Published:  Nov 29, 2016DOI: 10.7324/JAPS.2016.601125
Topical hydrogel preparations are applied on skin to obtain local or systemic action. NSAID’s are non-steroidal drugs having excellent anti-inflammatory and analgesic activity but it produces GIT ulceration when used orally. To overcome that problem with oral formulations, many NSAID’s are preferred to be administered by topical route. The present investigation is aimed to formulate the hydrogel of Diclofenac potassium with different ratio of Carbopol of different grades along with guar gum for application over the skin. Fourier transform Infrared (FT-IR) spectrophotometer has been used to notice drug - polymer interaction. After getting satisfactory combinations of polymers, hydrogel formulations of Diclofenac potassium were subjected to different physicochemical studies. Evaluation tests for visual appearance, pH, viscosity, spreadability, swelling index etc. were found satisfactory. To investigate the drug permeation kinetics and permeability coefficient from the goat abdominal skin, pieces of goat skin were fixed on the Franz diffusion cell, in a way that the upper surface of abdominal skin faced the donor chamber. The experiment was carried out with 2 gm of the drug loaded hydrogel spreaded on the skin surface at 32 °C in phosphate buffer pH-5.8. A distinct correlation between % swelling index and permeability coefficient of the formulations through goat abdominal skin has been observed. With increase in % swelling index over a period of 8 h the permeability coefficient decreased. It indicates that swelling of hydrogel forms a sticky, gelatinous mass that retards the permeation of Diclofenac potassium through goat abdominal skin. There are significant co relations between viscosity of hydrogel, % swelling index and permeation coefficient. It has been found that with increase in viscosity, permeability coefficient increased whereas permeability coefficient of drug decreased with increase in % swelling index of the formulations.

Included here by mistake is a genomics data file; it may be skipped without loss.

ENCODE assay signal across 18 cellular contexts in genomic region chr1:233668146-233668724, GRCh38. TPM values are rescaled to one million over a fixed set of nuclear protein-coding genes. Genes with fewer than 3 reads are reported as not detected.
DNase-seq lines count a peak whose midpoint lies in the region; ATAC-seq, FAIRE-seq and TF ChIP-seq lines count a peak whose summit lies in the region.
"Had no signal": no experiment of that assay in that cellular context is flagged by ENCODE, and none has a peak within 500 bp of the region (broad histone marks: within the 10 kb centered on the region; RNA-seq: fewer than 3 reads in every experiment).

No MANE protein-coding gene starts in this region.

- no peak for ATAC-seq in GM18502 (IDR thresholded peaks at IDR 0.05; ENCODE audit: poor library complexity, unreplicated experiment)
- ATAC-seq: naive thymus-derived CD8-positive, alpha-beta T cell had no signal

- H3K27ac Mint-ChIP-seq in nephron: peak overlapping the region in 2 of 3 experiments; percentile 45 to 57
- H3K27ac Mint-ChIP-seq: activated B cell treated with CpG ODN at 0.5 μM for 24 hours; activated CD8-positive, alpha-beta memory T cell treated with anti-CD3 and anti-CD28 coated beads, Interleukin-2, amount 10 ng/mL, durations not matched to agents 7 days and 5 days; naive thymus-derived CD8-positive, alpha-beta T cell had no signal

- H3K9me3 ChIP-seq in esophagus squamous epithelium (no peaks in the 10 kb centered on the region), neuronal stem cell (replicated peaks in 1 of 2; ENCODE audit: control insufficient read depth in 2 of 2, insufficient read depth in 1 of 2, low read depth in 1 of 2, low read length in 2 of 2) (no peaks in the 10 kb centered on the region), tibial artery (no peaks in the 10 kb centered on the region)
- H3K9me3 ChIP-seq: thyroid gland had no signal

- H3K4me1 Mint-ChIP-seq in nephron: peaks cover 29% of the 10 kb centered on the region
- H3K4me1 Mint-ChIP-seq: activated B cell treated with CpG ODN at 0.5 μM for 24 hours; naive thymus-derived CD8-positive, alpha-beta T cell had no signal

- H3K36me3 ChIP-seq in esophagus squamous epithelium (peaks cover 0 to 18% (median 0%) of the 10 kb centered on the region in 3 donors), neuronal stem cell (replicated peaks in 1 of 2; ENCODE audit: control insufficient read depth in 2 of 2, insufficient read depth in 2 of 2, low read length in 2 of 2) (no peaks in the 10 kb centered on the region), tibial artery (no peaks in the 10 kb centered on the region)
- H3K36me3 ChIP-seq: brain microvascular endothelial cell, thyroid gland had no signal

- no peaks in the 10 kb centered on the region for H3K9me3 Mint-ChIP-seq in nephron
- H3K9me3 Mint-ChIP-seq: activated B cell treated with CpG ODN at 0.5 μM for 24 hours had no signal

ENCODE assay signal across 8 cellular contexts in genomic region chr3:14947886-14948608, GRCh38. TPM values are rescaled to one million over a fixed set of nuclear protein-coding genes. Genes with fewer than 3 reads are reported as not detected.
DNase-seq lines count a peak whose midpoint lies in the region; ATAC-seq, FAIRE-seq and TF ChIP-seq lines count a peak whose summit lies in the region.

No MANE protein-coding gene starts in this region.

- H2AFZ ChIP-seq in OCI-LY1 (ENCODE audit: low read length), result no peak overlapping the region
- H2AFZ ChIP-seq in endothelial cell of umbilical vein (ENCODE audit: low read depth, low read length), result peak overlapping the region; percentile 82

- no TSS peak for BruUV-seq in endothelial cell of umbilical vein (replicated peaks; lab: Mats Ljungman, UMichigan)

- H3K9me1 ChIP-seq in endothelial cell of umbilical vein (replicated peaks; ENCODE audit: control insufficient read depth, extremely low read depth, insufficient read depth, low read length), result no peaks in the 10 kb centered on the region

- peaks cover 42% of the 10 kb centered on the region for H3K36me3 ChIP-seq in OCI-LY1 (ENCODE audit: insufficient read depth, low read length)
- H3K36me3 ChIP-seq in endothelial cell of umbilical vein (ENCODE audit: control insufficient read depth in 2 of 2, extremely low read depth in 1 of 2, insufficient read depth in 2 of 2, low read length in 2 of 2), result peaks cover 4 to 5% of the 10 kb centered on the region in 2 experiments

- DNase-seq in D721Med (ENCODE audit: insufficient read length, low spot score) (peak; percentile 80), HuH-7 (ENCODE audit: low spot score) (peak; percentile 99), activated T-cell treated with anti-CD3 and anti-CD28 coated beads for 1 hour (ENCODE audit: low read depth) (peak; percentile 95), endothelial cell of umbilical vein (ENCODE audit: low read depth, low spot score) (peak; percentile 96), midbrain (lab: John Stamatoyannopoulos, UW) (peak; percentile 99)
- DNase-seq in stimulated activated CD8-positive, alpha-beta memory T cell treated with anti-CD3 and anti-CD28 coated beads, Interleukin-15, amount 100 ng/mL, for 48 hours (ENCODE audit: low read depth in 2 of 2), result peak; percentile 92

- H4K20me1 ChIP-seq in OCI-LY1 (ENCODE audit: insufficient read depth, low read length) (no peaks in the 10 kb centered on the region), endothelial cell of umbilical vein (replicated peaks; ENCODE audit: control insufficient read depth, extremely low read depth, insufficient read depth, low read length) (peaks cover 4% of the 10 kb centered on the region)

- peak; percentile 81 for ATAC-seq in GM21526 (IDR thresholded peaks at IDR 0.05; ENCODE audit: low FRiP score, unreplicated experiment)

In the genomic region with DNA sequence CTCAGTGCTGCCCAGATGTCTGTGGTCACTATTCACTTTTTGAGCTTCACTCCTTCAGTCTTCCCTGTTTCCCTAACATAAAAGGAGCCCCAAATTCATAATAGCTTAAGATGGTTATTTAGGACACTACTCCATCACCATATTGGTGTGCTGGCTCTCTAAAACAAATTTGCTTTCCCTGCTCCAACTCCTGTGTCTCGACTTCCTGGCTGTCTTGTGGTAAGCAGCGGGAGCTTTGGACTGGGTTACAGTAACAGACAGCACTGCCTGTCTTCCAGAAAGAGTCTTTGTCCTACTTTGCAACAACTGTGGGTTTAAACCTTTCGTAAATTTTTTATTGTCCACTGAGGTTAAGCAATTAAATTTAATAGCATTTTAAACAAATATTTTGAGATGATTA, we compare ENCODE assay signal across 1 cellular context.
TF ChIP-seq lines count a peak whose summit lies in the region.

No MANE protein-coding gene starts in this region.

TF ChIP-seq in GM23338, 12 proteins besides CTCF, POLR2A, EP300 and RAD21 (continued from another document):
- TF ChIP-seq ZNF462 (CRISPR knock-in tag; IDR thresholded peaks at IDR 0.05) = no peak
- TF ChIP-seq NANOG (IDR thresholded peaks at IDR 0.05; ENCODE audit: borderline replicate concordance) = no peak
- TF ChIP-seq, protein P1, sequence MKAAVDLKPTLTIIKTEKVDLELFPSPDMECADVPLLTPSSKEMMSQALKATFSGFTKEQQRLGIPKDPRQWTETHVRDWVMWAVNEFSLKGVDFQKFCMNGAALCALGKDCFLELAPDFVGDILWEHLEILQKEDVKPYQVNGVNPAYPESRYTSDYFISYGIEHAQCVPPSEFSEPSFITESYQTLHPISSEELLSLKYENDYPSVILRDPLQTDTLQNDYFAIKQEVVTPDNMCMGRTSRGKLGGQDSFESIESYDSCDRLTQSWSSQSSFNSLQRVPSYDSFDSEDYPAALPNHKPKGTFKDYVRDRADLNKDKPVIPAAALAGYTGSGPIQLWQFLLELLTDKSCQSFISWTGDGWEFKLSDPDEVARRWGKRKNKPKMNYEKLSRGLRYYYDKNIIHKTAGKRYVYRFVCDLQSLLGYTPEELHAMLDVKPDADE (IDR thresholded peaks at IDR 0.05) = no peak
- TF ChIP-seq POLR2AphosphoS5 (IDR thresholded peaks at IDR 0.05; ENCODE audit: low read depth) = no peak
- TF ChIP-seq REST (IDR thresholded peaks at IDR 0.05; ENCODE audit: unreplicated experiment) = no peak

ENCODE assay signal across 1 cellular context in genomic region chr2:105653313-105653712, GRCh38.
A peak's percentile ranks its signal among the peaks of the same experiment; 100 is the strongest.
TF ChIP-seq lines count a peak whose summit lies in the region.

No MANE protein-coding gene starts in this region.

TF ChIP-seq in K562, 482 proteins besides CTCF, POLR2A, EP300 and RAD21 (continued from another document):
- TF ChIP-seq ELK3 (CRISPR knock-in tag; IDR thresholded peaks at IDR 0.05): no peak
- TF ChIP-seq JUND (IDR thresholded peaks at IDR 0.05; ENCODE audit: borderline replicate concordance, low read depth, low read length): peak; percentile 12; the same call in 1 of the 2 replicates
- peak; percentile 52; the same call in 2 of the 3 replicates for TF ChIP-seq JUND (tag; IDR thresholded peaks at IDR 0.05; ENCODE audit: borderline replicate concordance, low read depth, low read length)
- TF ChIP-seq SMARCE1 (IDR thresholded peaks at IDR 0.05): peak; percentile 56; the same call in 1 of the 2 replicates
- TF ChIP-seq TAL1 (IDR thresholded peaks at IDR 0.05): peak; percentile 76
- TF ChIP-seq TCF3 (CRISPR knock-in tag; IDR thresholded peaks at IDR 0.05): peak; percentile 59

Biswas GR, Majee SB, Roy A. Combination of synthetic and natural polymers in hydrogel: An impact on drug permeation. J App Pharm Sci, 2016; 6 (11): 158-164.
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